AC Service Ground and Bonding Connections

February 7, 2009

groundtermination Service Ground/Bonding Connections: Bonding and grounding are actually two subjects, but for the purpose of this article, “Bonding” serves to protect the individual from electrical shock where “Grounding” can provide a fault path for stray electrical current that might originate from a faulty electrical device or an electrical storm.  Both work hand in hand.

Near the meter base, there should be a small wire about the size of a small straw or bigger, connected to a metal (copper/copper clad) rod. The wire could be solid, stranded with a plastic sheath or bare copper. The AC Service Panel will dictate the size of this conductor.

Visually follow the wire to see where it goes.  This wire may go to a ground rod and/or  water pipe. Typically you should find a ground conductor attached to both as well as the electrical panel it self.  It should be firmly attached. Normally this ground wire should not have any electrical current passing through it and should be safe to touch. If the attachment is clean of corrosion and secure, no further action is required. If you find the conductor(s) cut, severed or disconnected, they must be reattached or replaced. If the conductor is completely severed, replacement is about your only choice as the NEC (National Electric Code) does not allow splicing of this conductor.  If the ground termination has signs of excessive corrosion, it should be cleaned and tightened. TIP: Clean the corrosion in the same method you would clean a automotive battery terminal. This is a very important part of the electrical system and its integrity is for your safety and your home. If you are unable to replace the conductor, hiring a professional is probably your only choice.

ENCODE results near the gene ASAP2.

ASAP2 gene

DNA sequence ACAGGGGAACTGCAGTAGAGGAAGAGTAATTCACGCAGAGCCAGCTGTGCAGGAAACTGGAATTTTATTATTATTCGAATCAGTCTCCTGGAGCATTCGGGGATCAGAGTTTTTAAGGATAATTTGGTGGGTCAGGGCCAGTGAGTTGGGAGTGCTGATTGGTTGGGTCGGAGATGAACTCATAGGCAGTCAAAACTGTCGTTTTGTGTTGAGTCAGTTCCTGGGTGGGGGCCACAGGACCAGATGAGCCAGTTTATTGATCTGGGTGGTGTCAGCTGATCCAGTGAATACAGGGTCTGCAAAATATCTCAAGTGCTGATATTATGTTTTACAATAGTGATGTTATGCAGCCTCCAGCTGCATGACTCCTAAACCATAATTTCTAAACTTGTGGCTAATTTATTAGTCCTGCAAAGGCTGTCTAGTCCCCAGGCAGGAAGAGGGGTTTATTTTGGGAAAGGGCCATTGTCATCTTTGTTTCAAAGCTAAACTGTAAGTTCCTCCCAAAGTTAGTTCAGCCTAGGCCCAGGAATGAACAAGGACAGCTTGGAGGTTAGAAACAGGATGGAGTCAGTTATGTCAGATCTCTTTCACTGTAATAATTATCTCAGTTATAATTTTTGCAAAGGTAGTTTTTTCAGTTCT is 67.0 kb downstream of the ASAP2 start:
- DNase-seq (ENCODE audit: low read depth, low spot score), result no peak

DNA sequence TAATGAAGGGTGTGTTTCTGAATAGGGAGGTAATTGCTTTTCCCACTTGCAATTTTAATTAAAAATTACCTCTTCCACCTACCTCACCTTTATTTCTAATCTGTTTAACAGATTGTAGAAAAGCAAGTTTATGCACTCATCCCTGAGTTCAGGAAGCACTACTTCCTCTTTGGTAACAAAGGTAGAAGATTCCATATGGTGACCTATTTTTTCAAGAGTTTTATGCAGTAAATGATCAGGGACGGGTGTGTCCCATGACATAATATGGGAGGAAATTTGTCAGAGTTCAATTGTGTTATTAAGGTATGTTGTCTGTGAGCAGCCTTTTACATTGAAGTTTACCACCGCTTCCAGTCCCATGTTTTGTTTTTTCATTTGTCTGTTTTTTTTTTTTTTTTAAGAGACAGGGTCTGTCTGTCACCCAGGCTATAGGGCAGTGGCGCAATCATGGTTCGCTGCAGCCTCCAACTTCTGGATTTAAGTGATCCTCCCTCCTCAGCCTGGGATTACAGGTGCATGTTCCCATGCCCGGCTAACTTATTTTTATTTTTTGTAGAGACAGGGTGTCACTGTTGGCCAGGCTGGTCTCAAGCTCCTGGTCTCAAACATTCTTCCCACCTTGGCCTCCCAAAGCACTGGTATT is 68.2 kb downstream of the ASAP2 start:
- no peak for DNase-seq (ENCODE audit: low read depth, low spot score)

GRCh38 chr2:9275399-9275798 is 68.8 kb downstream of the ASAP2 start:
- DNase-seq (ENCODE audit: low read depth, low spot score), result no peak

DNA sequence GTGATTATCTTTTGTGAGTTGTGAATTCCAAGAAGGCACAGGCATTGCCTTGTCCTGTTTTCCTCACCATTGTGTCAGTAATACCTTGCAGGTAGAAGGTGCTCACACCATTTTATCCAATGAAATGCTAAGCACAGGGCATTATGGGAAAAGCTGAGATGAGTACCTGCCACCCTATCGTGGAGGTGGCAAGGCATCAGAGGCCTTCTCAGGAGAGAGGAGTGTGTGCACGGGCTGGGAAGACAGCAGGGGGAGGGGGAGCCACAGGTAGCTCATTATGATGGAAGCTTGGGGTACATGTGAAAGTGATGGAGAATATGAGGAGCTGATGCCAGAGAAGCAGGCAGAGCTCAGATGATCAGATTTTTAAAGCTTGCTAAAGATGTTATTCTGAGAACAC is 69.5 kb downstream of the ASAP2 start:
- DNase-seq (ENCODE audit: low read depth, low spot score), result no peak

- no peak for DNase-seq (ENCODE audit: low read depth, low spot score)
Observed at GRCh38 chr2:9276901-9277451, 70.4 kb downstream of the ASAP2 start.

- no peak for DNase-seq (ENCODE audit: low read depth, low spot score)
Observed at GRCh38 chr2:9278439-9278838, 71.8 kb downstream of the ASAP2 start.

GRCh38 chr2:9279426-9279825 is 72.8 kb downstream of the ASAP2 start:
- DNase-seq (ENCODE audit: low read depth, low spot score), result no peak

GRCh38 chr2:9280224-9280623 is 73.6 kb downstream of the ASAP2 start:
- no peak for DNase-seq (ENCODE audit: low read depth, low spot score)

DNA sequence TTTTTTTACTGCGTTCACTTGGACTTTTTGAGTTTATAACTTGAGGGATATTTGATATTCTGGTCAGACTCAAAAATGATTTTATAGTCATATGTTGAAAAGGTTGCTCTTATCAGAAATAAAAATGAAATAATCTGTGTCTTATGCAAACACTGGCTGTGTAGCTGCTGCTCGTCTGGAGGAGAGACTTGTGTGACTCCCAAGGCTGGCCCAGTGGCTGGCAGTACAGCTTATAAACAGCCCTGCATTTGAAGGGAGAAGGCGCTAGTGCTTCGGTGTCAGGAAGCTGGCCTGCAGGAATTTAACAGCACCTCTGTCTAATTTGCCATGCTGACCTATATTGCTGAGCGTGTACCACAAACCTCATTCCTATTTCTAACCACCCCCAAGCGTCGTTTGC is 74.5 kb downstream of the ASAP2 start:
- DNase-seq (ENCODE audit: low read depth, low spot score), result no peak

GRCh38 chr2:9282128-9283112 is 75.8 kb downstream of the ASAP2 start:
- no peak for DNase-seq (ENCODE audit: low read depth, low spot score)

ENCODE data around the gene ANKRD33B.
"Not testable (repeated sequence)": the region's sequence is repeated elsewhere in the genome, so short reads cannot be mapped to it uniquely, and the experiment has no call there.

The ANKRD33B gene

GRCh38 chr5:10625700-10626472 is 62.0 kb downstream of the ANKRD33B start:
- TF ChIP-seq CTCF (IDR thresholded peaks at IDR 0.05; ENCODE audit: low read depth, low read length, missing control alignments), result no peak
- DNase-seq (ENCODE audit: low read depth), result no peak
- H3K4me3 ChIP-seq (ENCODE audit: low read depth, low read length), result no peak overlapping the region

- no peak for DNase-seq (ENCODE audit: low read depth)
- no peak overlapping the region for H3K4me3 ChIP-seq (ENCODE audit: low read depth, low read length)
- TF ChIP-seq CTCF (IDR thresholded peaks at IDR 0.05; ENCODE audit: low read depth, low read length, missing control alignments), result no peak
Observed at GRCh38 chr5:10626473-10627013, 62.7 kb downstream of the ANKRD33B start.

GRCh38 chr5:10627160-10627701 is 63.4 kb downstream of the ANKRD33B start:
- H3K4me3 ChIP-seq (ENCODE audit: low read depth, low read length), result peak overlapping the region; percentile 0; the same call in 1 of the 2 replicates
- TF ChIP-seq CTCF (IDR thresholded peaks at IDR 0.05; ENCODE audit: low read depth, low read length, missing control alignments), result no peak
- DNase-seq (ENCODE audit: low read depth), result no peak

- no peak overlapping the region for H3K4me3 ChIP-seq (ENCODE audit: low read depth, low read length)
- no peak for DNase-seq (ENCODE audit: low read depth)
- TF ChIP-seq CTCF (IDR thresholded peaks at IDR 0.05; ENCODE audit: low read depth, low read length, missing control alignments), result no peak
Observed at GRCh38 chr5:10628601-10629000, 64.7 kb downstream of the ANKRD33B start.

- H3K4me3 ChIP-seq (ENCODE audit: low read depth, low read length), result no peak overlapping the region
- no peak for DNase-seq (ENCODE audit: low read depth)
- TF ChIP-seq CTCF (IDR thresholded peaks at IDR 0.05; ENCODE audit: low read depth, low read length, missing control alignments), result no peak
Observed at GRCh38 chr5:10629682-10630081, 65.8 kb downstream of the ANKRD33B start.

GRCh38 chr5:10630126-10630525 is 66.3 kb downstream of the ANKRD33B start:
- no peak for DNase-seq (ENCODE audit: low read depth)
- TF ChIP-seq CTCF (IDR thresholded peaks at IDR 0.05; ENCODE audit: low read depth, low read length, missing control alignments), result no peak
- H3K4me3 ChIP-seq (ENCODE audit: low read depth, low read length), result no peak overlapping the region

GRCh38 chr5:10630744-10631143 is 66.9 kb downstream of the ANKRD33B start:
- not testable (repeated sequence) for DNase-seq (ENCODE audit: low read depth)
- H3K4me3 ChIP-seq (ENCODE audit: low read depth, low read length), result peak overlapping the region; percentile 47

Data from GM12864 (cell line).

Coming from the telecommunications industry, bonding and grounding was near religion. Resources were dedicated to inspect, validate and correct grounding/bonding issues regularly in large facilities. Within that plan there was typically a grounding schematic detailing proper grounding/bonding for that office. Even though every office was different, the schematic was still the same.  As we bring more sophisticated electronics into our house, a similar method is being adopted for the house. If you are a real techno-nerd and have lots of electronic gizmo’s in your house, having your house well grounded  is imperative in ensuring your equipment works well and protected from faults that may occur.  Be sure and read AC Service Ground and Bonding Connections Part II Also if you are really bored look at this Surge Protectiondocument  from the National Institute of Standards and Technology (NIST).

With more electronics in the house, the National Electric Code (NEC) now includes the use of a bonding collection device in the current 2008 code for this purpose bringing all these ancillary grounding terminations to one location.  You will probably not have one of these devices in your house as will take the industry some time to catch up. Granted, you don’t need the device to comply with the code or complete a good grounding system but it does meet the specific need. 

Surges and faults are typically blamed on the electrical utility but in reality the Telephone and CATV are just as large of contributor.